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Submission + - Intel to replace passwords with handwaving (huffingtonpost.com)

tbonefrog writes: "Intel is building a biometric palm scanner into laptops and tablets. Just off the top of my head, use of this technology to 'replace passwords' has a few flaws: no information on how to register a user, what if I injure my hand, what if my palm data gets stolen, who is going to correlate palms with fingerprints, if they want my laptop do they have to also cut off my hand..."

Submission + - Why does Percona cause SSL issues in Postfix? (anchor.com.au)

An anonymous reader writes: Anchor shrugged off a small issue as a one-off, it wasn't worth investigating further. Then it kept happening — why on earth was the database server affecting SSL in the mail server!?

Percona is a popular high-performance fork of MySQL, but it's not without issues. Anchor went digging to root out the problem, and traced it back to a perverse dependency on MySQL.


Submission + - Google Bans Online Anonymity While Patenting It

theodp writes: 'It's important to use your common name,' Google explains in its Google+ ground rules, 'so that the people you want to connect with can find you.' Using a 'secondary online identity,' the search giant adds, is a big Google+ no-no. 'There are lots of places where you can be anonymous online,' Betanews' Joe Wilcox notes. 'Google+ isn't one of them.' Got it. But if online anonymity is so evil, then what's the deal with Google's newly-awarded patent for Social Computing Personas for Protecting Identity in Online Social Interactions? 'When users reveal their identities on the internet,' Google explained to the USPTO in its patent application, 'it leaves them more vulnerable to stalking, identity theft and harassment.' So what's Google's solution? Providing anonymity to social networking users via an 'alter ego' and/or 'anonymous identity.' So does Google now believe that there's a genuine 'risk of disclosing a user's real identity'? Or is this just a case of Google's left hand not knowing what its right hand is patenting?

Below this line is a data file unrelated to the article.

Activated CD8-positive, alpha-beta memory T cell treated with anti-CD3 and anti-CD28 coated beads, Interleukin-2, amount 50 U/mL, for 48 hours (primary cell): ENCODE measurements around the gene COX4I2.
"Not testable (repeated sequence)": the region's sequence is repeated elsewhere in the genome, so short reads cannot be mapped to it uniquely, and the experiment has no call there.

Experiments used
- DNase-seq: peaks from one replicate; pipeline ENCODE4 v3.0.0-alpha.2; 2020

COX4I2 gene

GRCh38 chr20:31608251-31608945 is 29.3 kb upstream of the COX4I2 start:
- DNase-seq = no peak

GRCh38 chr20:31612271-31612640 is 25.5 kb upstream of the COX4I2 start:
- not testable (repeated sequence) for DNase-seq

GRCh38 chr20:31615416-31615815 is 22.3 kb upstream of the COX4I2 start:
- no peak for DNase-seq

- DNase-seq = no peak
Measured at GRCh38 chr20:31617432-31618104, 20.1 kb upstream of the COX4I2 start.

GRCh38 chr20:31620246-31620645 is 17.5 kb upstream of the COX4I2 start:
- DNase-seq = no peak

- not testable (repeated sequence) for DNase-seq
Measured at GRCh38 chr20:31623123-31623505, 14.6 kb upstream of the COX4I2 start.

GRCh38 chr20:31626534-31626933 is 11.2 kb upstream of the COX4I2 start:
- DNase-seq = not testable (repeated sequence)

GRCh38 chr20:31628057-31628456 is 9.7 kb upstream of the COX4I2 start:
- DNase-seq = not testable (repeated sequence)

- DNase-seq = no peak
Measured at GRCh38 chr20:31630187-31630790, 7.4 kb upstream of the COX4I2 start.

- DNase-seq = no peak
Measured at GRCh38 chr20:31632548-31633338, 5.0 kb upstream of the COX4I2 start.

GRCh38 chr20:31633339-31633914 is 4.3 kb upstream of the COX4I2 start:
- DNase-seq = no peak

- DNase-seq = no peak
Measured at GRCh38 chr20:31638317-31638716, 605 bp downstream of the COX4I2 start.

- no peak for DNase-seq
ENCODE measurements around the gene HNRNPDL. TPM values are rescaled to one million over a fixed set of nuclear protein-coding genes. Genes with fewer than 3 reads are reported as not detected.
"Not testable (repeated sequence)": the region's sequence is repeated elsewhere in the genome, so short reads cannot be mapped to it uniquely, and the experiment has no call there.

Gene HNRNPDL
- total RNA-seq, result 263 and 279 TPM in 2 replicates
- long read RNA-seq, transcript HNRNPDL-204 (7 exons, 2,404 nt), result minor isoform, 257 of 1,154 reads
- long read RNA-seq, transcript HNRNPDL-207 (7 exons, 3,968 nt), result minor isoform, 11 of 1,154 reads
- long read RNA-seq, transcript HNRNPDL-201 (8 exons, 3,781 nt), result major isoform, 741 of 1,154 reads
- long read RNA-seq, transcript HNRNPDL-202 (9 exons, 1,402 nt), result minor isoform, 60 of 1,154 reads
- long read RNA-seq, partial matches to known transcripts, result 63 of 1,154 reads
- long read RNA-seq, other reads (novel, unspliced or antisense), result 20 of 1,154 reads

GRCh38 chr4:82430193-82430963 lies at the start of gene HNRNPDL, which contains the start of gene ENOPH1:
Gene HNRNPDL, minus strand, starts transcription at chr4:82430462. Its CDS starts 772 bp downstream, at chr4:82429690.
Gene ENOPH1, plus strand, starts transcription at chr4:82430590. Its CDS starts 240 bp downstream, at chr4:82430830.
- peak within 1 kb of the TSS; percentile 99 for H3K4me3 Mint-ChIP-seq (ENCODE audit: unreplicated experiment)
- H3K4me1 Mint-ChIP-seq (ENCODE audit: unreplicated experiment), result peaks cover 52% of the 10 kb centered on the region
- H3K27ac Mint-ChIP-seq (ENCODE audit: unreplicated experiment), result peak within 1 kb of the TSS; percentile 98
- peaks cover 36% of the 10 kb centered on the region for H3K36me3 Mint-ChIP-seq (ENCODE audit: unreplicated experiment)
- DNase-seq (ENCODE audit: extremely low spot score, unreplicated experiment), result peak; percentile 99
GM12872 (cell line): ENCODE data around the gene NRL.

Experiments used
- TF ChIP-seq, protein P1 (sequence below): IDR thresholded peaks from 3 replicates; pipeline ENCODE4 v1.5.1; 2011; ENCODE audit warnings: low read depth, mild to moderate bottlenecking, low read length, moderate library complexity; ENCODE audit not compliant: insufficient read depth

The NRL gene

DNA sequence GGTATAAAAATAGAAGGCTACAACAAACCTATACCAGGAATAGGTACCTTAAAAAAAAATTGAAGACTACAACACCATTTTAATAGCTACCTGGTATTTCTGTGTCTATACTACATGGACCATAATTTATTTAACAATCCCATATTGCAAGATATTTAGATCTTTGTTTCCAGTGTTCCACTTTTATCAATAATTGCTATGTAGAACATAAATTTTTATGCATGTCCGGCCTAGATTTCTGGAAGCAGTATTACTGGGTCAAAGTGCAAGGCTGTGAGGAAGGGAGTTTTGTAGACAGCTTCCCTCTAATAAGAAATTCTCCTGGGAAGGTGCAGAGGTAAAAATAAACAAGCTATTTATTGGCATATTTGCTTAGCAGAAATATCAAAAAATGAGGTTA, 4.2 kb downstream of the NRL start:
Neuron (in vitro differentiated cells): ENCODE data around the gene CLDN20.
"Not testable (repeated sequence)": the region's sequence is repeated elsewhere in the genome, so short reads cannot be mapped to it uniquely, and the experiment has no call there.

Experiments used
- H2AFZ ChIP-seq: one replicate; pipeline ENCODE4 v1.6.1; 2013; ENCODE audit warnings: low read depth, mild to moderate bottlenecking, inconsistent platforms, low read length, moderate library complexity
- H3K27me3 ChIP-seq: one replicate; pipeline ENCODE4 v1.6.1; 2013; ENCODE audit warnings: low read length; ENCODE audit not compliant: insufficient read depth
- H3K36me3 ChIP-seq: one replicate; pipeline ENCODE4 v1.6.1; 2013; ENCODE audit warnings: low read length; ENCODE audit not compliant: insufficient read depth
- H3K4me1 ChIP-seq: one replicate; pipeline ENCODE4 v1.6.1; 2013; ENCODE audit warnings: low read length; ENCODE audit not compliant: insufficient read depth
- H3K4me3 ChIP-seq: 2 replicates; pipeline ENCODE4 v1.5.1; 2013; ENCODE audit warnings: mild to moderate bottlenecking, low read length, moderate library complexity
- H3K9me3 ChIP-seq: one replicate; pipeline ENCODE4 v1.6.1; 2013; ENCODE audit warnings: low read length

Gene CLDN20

Submission + - Fusion power breakthrough near at Sandia labs? (sciencedaily.com)

An anonymous reader writes: An achievement that would have extraordinary energy and defense implications might be near at Sandia National Laboratories. The lab is testing a concept called MagLIF (Magnetized Liner Inertial Fusion), which uses magnetic fields and laser pre-heating in the quest for energetic fusion. A paper recently published by Sandia researchers state that the Z-pinch driven MagLIF fusion could reach "high-gain" fusion conditions, where the fusion energy released greatly exceeds (by more than 1,000 times) the energy supplied to the fuel.

Submission + - First word on results from GRAIL, NASA's Moon gravity mission (nature.com)

An anonymous reader writes: Nature has advance word on the first science results from GRAIL, NASA's twin probes launched a year ago which are mapping the gravity of the Moon from lunar orbit. This is coming out in advance of any official publication or NASA release, so the data isn't available, but the story trails what the PI Maria Zuber told a Harvard CFA colloquium (http://www.cfa.harvard.edu/events/colloquia/fall12/zuber.html ) last week are some of the team's key scientific findings: including that the Moon's crust is substantially thinner than once thought; and some of the more speculative impact basins haven't been confirmed.

Comment pish tosh on the nuclear option (Score 1) 287

If we're on the Moon, it would be nice to be as self-supporting as possible, it would be nice to have a rail-gun to get off the surface of the moon with no fuel, just energy.
This can be manufactured on the moon. Producing solar cells of any efficiency from lunar materials should be the top priority.

As for living on the dark side, microwave beams up to lunar-orbiting satellites and back down to ground stations should be another priority.